10) The Mercury Program – Chez Viking
Six years after The Mercury Program’s last release (the Confines Of Heat split with Maserati) and even longer since their last full-length (2002’s somewhat-underwhelming A Data Learn the Language), most considered the Gainesville, Florida quartet to be kaput. Their members had moved on to other projects; guitarist Tom Reno played with alt-folkers Holopaw, while virtuosic drummer Dave LeBleu’s IDM-ish Textual project kept both him and bassist Sander Travisano busy. Chez Viking is a labor love, for the band (who took four years to complete it) and fans, whose only real outlet for ascertaining the album’s progress was the band’s rarely-updated Myspace page. Once the album finally appeared in late 2009, however, the wait proved to be well worth it, finding the band taking a step away from A Data‘s often-emasculating slickness, re-elevating Reno’s subtle guitar work to something other than an afterthought indistinguishable from Whit Travisano’s keyboards and showing the band has finally remembered they have the best drummer in rock sitting behind the kit. No one really knows if this will be the last anyone hears from the band, but if Chez Viking is the end of an artistic vision, it’s a more-than-suitable farewell.

9) Fitz & The Tantrums – Songs For A Break Up Volume 1 EP
The band pushed the living daylights of the admittedly-amazing single “Breakin’ the Chains Of Love,” parlaying the acclaim it received into opening slots for Flogging Molly and, of all bands, Maroon 5. While the band’s retro sound obviously harkens back to 60’s pop and R&B, their straightforward approach–songs about lost love and heartache over organ-driven, AM radio-friendly grooves straight from the Burt Bacharach cookbook (complete with requisite “soul sister” on vocals, here replacing Dionne Warwick with damn-well-better-be future superstar Noelle Scaggs) is completely unpretentious. And it works perfectly, particularly on the aforementioned first single and its follow-up and especially on second single “Winds Of Change.” The band seems to be gearing up for a 2010 full-length, which hopefully should build on the promise of this excellent debut.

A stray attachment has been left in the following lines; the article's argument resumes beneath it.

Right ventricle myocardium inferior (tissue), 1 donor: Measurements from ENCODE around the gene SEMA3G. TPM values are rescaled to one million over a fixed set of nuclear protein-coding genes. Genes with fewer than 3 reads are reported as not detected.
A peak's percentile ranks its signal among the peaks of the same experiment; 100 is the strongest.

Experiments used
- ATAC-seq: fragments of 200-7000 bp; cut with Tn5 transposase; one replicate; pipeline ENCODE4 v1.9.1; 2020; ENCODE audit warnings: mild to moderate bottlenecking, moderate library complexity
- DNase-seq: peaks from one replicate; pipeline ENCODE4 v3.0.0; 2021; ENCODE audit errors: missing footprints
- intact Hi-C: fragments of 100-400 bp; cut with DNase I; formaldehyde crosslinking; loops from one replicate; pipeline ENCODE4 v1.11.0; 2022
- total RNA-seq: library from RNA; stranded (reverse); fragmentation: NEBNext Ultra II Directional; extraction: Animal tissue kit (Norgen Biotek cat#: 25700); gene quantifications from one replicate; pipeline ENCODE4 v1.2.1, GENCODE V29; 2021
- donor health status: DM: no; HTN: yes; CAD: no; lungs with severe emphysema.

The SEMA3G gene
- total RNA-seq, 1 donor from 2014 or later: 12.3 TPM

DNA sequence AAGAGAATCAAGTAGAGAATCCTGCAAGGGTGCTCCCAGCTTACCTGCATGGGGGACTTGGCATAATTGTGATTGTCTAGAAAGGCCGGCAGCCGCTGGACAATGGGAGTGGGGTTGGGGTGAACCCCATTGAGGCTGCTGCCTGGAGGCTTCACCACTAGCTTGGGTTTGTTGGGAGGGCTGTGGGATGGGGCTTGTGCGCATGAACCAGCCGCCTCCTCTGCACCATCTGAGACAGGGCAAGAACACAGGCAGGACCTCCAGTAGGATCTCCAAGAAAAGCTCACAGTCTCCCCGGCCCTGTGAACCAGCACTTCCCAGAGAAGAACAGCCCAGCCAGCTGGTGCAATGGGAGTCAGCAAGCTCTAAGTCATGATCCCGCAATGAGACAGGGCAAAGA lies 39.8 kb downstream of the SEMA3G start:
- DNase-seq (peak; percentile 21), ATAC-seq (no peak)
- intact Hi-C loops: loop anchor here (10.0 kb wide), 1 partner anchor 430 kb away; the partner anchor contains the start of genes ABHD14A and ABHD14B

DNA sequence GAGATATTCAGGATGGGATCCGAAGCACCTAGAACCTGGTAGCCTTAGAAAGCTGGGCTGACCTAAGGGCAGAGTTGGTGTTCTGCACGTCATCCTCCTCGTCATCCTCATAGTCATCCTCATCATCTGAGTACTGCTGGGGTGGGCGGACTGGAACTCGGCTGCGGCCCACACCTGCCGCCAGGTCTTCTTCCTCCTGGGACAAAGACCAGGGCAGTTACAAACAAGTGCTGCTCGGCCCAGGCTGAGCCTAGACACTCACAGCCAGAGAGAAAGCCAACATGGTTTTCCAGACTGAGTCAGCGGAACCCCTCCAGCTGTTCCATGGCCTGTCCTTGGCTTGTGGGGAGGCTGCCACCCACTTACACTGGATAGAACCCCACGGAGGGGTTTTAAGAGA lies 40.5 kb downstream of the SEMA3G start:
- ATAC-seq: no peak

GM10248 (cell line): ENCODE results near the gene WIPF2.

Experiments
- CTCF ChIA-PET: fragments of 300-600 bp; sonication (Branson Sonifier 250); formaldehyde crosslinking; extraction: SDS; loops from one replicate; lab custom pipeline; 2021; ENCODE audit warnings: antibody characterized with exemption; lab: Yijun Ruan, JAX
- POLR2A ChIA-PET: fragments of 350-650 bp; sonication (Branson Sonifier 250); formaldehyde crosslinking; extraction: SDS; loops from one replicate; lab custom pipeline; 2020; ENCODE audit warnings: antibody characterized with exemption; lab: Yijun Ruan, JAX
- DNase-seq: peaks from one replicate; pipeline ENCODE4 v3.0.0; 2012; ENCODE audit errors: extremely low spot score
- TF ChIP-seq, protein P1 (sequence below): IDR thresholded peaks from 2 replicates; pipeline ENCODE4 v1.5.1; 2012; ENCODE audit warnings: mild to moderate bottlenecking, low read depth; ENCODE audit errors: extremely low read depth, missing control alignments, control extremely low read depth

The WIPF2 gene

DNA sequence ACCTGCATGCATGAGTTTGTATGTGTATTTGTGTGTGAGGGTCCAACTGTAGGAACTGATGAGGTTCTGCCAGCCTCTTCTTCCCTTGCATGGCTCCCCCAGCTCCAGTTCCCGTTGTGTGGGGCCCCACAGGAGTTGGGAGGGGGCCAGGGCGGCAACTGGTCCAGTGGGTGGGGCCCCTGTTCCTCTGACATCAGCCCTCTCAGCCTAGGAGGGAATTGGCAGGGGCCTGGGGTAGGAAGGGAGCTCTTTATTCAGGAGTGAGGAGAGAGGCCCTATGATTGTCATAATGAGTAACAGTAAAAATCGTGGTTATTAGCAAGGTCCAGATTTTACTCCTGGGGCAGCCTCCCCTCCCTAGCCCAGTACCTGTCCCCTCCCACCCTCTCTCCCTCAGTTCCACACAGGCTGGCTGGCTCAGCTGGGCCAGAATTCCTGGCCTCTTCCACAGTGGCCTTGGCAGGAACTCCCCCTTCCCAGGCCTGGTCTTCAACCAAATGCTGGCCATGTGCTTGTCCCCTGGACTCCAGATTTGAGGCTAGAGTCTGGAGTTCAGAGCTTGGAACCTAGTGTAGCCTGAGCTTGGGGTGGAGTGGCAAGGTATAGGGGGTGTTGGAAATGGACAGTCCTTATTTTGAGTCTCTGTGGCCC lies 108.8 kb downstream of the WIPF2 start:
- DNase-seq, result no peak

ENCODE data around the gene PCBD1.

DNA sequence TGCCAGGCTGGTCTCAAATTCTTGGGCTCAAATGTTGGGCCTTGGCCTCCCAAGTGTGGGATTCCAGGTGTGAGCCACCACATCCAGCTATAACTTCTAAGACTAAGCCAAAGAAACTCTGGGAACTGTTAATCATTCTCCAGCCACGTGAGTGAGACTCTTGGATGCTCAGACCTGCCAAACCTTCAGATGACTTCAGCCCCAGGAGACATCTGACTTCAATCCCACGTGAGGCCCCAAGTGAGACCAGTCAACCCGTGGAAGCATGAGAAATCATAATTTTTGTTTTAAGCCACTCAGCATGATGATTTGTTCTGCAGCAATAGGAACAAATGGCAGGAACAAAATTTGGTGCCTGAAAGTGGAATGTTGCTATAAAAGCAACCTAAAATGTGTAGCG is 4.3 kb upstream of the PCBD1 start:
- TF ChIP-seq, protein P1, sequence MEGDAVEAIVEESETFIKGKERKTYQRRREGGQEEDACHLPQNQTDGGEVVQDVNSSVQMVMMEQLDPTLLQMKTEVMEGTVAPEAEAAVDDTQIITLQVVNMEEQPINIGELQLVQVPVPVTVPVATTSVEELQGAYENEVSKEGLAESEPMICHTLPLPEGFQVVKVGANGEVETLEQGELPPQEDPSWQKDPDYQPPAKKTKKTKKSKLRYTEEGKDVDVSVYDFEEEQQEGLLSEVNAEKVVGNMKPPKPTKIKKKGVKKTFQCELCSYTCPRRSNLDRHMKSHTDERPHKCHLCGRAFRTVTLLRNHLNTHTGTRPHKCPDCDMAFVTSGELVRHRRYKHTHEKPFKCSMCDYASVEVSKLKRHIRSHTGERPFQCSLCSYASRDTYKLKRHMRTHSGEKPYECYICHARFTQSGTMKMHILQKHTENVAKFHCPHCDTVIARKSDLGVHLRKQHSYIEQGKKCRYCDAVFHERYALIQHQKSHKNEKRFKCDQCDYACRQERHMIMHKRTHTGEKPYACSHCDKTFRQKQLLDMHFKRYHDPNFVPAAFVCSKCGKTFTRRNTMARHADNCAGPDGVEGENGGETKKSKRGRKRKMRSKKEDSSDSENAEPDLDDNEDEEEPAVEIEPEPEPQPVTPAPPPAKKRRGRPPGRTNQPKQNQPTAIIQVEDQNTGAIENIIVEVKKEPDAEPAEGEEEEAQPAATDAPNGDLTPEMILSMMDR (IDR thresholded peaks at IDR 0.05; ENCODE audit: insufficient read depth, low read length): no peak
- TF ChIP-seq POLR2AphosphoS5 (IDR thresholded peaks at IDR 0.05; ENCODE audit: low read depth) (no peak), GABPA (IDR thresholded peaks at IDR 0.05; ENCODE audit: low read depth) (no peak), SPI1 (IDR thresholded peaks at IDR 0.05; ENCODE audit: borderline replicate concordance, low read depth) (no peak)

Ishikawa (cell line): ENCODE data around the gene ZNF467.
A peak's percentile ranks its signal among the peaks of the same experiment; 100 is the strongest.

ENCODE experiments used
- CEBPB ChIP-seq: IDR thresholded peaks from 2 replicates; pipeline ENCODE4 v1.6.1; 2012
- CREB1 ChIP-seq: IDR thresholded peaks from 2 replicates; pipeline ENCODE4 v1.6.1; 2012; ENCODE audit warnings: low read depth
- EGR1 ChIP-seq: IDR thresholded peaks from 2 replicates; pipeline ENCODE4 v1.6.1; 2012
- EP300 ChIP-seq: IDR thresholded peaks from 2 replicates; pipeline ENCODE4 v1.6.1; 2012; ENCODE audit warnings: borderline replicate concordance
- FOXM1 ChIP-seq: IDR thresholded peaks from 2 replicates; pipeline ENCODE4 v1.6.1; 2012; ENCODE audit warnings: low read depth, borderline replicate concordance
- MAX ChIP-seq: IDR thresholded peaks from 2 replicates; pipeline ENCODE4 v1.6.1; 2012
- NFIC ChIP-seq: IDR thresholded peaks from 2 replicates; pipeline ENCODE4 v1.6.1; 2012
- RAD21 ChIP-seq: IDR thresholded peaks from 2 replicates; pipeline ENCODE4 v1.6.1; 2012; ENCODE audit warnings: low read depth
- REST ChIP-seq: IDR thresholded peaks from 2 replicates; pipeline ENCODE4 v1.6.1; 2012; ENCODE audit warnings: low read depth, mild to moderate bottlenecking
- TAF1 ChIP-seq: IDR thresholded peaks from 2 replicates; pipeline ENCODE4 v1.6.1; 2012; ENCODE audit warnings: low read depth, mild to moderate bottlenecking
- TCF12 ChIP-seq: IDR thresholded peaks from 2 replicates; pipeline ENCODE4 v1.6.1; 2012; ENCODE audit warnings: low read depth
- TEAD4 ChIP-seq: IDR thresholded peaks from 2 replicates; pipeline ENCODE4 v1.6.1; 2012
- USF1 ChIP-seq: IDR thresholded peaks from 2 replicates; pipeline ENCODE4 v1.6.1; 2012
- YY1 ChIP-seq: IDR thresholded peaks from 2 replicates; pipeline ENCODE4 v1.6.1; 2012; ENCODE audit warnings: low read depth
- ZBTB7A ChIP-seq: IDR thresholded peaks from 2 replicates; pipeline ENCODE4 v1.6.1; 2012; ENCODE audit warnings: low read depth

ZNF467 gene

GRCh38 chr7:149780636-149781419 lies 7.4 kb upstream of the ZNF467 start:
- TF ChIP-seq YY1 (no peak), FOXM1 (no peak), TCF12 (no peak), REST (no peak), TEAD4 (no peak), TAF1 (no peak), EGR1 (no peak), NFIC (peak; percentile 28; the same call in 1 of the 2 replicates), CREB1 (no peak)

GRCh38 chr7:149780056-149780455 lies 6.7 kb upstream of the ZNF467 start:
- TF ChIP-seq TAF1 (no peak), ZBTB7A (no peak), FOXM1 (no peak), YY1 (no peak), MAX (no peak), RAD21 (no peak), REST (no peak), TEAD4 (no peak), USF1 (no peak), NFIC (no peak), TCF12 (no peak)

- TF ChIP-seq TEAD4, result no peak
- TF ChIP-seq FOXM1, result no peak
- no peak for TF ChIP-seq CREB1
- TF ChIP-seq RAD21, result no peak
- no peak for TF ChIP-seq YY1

8) A Place To Bury Strangers – Exploding Head
APTBS is to My Bloody Valentine what Interpol is to Joy Division and Bauhaus– undeniably derivative, but in such a way that it makes you appreciate their unabashed demonstration of their influences. While the band’s 2007 self-titled album didn’t quite push the group out of the realm of shameless imitators, Exploding Head has that special added something that gives the guitars a little extra oomph, the vocals a little more spacey weirdness, and their songs a tighter, more coherent propulsion. Standout track (and forthcoming single) “Keep Slipping Away” bounces along with a near-disco beat, equal parts Manchester gloom, Brooklyn art-punk and Seattle guitar snarl, while album closer “I Lived My Life to Stand in the Shadow of Your Heart” brings the whole experience to a buzzing, roaring, punky climax. While I will admit this band has just as much potential to be a one-album marvel as it does to be a lasting powerhouse, this album gives me enough hope for the former.

7) Converge – Axe To Fall
Converge spent the years since 2001’s paradigm-shifting Jane Doe exploring the artier elements of their musical palette, and while no one can deny the crushingly-awesome impact of 2004’s You Fail Me and 2006’s No Heroes, no one could have expected Converge’s next creative evolution to occur through what was, in essence, a step backward. Axe To Fall finds the band re-visiting the “metal” side of metalcore, with guitarist Kurt Ballou’s horse-whinny shred-solos reflecting the Slayer influence the band proudly cites as a primary influence, and less jarring time-fuckery. The end result is a slightly more headbanger-friendly Converge, but just as powerful, largely due to Ballou’s precision and Jakob Bannon’s nails-in-a-blender scream. The formula comes to a head in the album’s title track, with Bannon roaring over Ballou’s Buckethead-esque chaotic ascending and descending scales until a breakdown that is as sludgy as it is intense. Critics have accurately pegged Axe To Fall as the “accessible” Converge album, but it’s a treat to hear the band accentuating their musical proficiency through something other than spazz-art jazz wankery.